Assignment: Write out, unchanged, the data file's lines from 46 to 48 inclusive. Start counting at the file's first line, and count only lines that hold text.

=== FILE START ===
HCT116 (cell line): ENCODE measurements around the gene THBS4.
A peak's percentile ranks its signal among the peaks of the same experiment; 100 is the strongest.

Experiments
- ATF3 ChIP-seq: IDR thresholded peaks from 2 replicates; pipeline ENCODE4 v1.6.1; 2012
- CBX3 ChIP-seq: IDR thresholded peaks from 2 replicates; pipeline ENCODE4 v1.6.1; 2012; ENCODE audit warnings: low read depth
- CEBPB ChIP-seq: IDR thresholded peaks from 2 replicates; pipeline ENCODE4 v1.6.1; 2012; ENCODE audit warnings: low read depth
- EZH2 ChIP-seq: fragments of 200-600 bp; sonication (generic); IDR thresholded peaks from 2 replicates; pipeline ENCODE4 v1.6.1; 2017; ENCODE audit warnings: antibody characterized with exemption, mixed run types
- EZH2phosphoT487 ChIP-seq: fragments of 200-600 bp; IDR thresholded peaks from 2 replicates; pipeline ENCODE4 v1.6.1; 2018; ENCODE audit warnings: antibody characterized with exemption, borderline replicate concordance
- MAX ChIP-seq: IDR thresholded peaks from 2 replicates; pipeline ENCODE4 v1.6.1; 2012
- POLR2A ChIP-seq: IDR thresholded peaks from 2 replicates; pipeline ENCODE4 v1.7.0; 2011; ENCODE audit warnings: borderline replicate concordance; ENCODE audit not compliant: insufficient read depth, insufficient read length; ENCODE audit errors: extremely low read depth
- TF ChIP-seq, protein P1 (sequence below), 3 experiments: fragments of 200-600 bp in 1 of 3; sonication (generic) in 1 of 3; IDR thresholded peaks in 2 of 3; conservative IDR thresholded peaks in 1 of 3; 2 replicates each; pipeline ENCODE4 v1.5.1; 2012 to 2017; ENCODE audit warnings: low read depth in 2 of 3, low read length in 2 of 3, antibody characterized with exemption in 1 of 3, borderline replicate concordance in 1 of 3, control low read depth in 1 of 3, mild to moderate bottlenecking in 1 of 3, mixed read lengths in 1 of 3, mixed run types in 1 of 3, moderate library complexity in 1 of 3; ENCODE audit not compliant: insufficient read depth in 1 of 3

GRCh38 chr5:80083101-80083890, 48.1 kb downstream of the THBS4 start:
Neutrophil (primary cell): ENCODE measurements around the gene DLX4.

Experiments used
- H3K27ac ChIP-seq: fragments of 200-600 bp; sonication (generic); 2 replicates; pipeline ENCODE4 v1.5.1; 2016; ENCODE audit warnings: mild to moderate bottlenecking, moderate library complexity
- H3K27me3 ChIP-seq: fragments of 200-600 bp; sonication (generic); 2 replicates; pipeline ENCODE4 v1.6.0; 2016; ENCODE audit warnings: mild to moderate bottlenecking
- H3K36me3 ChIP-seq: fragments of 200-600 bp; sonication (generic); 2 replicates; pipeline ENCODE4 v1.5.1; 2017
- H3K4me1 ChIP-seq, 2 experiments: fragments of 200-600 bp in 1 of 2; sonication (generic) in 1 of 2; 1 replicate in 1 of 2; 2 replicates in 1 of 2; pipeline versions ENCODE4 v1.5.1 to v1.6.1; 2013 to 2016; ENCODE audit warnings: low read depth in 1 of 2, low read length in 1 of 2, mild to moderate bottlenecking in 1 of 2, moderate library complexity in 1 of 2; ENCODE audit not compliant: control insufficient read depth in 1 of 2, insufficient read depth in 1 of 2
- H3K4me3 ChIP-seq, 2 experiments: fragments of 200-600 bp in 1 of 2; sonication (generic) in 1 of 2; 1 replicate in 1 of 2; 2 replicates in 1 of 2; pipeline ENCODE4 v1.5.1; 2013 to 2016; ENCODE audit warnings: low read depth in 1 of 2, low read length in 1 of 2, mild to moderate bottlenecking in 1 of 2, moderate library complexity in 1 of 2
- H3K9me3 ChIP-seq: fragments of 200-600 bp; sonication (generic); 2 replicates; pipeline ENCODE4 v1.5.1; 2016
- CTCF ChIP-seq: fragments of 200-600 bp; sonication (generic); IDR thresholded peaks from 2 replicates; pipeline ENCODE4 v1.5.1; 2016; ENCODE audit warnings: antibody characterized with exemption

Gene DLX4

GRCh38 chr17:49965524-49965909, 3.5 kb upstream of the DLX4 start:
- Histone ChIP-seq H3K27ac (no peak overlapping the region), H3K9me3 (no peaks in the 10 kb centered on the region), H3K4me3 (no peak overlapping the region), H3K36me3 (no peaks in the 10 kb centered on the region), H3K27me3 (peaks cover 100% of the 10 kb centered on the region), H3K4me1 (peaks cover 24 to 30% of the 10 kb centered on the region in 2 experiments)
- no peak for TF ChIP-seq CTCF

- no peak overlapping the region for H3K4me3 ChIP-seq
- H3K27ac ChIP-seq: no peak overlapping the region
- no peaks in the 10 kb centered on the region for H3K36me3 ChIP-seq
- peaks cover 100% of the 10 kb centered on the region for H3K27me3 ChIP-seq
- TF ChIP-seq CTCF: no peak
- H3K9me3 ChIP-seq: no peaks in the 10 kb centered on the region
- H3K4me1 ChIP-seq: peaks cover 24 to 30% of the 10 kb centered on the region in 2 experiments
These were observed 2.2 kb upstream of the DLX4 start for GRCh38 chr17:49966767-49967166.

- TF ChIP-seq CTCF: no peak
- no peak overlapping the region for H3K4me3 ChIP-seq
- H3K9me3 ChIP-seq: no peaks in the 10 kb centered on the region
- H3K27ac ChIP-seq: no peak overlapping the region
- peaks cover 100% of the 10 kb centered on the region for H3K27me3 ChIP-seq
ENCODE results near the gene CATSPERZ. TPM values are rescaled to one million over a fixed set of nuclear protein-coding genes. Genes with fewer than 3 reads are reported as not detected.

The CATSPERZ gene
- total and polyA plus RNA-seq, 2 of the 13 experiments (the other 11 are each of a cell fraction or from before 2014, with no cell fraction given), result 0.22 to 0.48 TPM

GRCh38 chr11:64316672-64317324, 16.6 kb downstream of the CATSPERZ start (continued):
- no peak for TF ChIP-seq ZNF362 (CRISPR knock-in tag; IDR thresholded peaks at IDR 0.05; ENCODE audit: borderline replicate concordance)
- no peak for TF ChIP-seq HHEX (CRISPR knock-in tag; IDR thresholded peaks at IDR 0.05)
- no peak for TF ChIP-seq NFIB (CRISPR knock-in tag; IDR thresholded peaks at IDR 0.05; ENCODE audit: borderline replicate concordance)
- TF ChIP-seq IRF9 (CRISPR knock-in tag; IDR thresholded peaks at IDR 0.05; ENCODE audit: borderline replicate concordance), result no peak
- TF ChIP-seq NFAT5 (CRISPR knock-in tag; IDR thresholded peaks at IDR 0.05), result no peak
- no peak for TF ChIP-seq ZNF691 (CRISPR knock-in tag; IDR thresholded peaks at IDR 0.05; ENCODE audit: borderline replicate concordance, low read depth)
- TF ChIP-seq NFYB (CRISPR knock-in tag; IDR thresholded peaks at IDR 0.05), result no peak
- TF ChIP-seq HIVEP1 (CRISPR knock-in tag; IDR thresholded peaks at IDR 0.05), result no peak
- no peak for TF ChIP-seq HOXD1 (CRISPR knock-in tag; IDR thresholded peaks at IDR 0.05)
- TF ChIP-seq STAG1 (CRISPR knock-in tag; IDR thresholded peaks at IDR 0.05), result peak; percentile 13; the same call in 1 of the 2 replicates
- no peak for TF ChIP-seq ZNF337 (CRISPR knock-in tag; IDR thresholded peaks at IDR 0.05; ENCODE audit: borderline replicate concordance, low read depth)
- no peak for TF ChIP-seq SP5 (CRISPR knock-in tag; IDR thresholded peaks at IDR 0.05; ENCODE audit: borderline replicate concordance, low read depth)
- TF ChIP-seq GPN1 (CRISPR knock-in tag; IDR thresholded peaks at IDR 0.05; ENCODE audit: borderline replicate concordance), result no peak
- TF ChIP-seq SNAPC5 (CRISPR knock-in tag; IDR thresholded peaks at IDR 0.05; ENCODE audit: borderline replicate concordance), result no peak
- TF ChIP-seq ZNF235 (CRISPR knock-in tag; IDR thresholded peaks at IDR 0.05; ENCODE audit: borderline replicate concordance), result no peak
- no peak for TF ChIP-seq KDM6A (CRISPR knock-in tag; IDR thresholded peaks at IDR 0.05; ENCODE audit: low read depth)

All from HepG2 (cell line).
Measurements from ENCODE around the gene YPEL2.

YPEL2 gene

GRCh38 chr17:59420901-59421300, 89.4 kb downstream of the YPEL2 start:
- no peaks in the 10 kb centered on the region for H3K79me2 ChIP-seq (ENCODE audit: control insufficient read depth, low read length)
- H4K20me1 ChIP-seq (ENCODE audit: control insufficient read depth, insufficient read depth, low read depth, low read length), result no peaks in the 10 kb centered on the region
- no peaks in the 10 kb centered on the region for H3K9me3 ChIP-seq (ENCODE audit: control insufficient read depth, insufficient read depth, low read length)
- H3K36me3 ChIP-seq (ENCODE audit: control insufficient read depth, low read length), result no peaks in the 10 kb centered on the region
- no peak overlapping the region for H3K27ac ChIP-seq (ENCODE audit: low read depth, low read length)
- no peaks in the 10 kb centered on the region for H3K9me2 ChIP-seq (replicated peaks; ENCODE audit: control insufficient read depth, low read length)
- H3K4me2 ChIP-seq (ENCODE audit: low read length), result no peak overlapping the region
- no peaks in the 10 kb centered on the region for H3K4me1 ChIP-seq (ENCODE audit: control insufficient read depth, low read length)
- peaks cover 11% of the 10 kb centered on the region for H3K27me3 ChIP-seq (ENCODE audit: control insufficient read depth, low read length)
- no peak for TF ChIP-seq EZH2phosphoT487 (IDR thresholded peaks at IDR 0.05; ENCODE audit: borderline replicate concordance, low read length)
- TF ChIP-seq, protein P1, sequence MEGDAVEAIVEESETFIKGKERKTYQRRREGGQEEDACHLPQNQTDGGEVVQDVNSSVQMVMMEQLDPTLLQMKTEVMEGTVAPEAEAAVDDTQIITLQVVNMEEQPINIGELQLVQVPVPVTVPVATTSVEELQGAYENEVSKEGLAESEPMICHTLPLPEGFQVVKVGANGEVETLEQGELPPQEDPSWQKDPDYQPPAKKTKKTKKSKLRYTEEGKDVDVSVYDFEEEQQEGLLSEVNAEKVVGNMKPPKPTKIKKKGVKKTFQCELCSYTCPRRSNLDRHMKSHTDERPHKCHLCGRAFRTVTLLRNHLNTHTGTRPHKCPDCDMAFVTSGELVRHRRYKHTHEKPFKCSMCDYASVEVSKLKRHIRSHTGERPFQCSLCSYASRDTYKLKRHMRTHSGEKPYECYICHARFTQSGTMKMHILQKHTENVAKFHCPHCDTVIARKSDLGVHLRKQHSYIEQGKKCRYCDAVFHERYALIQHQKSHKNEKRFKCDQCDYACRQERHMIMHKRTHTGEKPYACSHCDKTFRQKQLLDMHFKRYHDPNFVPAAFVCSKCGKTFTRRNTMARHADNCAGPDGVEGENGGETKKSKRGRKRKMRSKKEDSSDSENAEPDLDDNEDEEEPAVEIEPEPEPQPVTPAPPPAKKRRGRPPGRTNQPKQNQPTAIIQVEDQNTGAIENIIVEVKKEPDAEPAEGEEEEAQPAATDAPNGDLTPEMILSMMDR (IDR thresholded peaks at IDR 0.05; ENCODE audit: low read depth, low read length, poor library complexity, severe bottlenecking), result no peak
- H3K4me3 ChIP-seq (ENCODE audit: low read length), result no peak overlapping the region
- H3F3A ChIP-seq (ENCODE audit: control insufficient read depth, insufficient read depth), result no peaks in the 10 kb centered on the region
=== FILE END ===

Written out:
- TF ChIP-seq IRF9 (CRISPR knock-in tag; IDR thresholded peaks at IDR 0.05; ENCODE audit: borderline replicate concordance), result no peak
- TF ChIP-seq NFAT5 (CRISPR knock-in tag; IDR thresholded peaks at IDR 0.05), result no peak
- no peak for TF ChIP-seq ZNF691 (CRISPR knock-in tag; IDR thresholded peaks at IDR 0.05; ENCODE audit: borderline replicate concordance, low read depth)